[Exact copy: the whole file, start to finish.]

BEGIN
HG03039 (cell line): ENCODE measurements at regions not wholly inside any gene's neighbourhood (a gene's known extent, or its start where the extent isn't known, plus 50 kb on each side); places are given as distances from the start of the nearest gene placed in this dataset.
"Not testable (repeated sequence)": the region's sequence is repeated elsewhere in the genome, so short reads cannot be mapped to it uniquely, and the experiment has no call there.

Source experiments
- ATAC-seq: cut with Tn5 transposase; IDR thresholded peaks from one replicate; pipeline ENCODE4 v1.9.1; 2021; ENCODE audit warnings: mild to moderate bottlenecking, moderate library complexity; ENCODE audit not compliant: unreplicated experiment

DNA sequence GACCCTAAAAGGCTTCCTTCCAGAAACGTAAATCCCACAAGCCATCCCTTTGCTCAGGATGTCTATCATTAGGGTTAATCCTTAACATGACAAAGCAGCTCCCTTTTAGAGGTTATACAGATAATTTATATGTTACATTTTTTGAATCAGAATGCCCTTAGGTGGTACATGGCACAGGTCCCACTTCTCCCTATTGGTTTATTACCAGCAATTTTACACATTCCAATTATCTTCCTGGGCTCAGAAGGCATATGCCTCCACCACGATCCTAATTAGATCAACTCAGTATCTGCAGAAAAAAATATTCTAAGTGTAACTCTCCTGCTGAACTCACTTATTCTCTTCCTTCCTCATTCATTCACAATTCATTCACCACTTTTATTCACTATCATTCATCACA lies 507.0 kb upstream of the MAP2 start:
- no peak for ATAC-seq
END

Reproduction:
HG03039 (cell line): ENCODE measurements at regions not wholly inside any gene's neighbourhood (a gene's known extent, or its start where the extent isn't known, plus 50 kb on each side); places are given as distances from the start of the nearest gene placed in this dataset.
"Not testable (repeated sequence)": the region's sequence is repeated elsewhere in the genome, so short reads cannot be mapped to it uniquely, and the experiment has no call there.

Source experiments
- ATAC-seq: cut with Tn5 transposase; IDR thresholded peaks from one replicate; pipeline ENCODE4 v1.9.1; 2021; ENCODE audit warnings: mild to moderate bottlenecking, moderate library complexity; ENCODE audit not compliant: unreplicated experiment

DNA sequence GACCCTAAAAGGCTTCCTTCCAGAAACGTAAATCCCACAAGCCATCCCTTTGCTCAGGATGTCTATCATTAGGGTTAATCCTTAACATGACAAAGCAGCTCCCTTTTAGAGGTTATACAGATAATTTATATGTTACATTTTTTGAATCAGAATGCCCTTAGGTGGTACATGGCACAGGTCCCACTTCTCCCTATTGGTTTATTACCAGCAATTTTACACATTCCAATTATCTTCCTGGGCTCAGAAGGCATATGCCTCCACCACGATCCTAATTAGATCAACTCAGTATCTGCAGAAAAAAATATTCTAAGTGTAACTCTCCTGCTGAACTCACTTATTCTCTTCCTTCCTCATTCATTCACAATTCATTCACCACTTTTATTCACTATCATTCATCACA lies 507.0 kb upstream of the MAP2 start:
- no peak for ATAC-seq